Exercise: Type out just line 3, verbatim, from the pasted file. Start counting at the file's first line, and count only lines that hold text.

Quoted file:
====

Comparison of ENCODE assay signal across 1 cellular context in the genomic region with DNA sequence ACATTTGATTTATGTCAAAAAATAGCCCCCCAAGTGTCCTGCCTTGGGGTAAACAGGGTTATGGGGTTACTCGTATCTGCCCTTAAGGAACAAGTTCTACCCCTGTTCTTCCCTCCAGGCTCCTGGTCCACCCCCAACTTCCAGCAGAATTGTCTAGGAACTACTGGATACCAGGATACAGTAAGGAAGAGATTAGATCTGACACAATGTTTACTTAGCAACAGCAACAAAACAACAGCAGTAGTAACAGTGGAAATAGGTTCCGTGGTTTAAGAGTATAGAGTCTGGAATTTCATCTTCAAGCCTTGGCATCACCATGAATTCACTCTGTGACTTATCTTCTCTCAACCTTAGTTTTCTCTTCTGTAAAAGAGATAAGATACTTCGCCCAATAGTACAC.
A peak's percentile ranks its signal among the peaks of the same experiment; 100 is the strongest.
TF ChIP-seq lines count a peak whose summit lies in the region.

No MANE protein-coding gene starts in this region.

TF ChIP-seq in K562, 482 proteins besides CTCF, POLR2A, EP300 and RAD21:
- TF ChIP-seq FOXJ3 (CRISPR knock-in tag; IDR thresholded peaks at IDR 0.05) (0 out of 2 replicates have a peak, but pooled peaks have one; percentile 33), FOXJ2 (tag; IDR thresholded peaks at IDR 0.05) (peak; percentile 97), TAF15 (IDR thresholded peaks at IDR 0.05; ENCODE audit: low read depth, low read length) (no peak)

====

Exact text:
TF ChIP-seq lines count a peak whose summit lies in the region.